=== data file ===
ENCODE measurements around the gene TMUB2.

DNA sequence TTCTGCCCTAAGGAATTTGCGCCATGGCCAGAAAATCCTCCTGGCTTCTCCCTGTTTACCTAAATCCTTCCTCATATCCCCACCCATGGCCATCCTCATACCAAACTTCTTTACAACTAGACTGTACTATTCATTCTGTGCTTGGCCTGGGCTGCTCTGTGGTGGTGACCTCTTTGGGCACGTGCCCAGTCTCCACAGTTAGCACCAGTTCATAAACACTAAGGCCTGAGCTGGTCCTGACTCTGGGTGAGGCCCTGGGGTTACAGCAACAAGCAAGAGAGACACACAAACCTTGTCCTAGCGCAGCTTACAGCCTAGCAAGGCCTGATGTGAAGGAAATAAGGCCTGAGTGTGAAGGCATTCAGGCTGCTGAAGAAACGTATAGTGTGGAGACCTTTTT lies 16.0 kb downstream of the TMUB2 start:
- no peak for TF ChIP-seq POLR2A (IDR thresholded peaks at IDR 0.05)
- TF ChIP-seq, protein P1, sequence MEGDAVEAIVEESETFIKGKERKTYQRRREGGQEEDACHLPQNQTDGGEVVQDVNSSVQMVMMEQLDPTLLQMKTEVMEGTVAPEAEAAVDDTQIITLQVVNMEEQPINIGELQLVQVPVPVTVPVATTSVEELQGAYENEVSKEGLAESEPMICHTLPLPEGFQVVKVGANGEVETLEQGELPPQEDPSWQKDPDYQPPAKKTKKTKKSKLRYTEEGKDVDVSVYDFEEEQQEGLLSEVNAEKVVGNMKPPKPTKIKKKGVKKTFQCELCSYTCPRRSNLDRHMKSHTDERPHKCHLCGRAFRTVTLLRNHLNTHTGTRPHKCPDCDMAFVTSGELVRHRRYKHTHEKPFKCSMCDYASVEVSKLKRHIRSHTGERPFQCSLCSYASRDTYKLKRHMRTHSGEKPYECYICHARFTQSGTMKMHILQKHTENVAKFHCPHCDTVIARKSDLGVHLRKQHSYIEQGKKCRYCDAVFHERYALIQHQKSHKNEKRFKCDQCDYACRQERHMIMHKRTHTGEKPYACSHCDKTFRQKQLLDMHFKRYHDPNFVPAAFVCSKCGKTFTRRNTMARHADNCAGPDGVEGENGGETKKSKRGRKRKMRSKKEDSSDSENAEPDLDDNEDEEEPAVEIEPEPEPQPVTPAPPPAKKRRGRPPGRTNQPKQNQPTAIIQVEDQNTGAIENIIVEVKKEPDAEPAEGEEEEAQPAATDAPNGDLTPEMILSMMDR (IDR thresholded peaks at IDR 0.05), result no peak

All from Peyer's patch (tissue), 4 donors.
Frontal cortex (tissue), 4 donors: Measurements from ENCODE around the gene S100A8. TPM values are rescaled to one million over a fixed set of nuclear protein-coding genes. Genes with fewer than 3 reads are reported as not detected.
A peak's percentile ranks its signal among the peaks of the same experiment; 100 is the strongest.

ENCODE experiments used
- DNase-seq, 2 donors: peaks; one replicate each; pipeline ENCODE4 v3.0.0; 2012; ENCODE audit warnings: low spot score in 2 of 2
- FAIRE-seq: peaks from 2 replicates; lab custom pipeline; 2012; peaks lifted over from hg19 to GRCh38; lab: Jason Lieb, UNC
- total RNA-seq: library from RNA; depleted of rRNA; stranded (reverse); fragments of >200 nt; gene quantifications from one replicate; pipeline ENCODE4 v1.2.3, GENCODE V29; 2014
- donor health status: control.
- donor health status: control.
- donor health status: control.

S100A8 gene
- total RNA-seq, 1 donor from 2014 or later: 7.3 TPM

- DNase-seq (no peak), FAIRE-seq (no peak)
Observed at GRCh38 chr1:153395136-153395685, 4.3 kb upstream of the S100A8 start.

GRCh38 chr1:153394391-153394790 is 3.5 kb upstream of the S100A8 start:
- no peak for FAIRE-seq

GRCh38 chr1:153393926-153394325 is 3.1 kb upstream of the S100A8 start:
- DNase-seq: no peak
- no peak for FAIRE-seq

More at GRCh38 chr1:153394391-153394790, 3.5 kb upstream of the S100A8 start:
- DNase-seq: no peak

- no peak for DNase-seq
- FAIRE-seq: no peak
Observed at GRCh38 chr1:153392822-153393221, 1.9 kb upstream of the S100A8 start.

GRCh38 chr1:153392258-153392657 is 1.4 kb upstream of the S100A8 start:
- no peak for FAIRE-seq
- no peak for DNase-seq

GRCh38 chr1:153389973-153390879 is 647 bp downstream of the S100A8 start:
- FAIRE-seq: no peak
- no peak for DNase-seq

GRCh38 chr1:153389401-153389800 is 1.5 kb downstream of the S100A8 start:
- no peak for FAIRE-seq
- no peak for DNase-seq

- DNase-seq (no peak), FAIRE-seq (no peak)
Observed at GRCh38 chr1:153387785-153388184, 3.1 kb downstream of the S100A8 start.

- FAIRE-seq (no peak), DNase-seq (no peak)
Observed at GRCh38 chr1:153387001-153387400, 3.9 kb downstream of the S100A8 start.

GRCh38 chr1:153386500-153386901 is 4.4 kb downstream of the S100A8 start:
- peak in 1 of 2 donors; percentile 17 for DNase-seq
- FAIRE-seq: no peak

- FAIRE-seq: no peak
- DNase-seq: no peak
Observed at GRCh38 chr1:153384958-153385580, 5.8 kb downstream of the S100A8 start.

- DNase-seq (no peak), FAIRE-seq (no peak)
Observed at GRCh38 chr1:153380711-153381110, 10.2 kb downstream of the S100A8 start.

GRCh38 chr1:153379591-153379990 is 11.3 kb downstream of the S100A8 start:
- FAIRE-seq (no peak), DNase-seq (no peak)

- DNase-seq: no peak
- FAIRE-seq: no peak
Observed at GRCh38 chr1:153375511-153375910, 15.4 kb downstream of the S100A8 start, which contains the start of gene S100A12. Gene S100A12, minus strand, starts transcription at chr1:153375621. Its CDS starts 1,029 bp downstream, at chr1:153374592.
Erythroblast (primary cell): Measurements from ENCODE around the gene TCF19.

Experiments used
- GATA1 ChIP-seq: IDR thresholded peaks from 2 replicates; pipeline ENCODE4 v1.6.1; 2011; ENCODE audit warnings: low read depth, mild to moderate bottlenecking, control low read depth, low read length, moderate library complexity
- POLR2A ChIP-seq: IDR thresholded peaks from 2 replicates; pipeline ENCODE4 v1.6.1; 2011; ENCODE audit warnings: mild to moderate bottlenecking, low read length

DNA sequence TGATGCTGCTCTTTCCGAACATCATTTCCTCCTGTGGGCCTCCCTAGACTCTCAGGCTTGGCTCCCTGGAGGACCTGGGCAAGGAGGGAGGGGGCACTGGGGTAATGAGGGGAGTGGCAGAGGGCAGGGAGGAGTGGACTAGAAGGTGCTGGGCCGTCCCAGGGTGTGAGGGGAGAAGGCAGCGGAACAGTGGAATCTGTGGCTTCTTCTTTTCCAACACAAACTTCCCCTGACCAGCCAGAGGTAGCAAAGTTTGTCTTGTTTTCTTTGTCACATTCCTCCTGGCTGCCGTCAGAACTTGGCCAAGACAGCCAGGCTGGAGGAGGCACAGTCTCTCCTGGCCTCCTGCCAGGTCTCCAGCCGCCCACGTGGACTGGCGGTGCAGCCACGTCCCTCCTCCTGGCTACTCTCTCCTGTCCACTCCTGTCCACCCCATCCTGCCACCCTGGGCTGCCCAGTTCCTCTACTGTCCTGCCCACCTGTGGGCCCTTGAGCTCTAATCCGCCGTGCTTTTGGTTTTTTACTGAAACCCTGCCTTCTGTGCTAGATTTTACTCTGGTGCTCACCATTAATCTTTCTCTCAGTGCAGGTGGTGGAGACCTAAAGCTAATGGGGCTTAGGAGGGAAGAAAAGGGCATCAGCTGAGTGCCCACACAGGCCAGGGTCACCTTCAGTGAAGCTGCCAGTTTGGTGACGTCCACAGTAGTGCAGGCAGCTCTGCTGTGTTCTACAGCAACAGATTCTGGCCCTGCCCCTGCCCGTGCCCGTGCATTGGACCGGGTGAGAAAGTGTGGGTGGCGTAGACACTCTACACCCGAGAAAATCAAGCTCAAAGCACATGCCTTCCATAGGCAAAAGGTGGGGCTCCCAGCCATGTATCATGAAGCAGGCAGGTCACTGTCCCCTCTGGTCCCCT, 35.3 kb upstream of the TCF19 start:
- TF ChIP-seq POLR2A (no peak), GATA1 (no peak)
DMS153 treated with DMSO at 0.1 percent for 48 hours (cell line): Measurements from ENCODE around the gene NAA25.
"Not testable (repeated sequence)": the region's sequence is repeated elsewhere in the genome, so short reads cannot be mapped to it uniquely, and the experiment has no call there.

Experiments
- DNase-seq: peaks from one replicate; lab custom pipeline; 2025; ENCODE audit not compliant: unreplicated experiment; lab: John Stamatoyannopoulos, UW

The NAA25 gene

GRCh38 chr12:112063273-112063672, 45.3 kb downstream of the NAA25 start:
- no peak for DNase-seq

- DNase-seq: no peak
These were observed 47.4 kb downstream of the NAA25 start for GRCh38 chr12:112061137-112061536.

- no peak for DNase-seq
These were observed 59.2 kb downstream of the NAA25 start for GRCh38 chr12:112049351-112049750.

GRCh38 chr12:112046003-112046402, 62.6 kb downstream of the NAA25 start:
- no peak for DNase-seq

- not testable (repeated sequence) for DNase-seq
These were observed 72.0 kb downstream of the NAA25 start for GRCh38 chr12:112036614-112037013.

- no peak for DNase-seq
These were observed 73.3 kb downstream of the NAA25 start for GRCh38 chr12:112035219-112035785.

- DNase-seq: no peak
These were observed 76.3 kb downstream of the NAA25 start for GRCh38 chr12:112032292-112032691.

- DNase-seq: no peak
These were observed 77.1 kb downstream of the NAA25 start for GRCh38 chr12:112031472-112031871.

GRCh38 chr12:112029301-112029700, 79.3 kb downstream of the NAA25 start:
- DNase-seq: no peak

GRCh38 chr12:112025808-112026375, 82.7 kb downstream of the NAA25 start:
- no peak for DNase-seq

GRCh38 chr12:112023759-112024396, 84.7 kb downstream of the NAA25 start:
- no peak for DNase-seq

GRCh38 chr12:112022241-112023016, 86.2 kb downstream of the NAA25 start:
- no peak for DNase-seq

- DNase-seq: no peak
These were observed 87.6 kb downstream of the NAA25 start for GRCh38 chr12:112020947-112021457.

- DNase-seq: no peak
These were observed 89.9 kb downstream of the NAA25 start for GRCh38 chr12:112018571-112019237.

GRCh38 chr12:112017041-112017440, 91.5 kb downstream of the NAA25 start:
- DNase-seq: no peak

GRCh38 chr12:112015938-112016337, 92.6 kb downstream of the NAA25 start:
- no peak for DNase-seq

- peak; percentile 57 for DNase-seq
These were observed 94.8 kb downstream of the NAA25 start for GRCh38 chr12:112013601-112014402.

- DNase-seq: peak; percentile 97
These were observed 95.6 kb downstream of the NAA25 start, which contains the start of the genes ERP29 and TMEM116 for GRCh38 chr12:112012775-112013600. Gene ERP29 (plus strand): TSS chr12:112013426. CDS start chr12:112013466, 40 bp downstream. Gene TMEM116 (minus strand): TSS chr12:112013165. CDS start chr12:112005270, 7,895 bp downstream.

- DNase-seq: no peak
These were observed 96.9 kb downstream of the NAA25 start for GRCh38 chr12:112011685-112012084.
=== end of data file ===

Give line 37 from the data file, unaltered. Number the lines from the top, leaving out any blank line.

- no peak for DNase-seq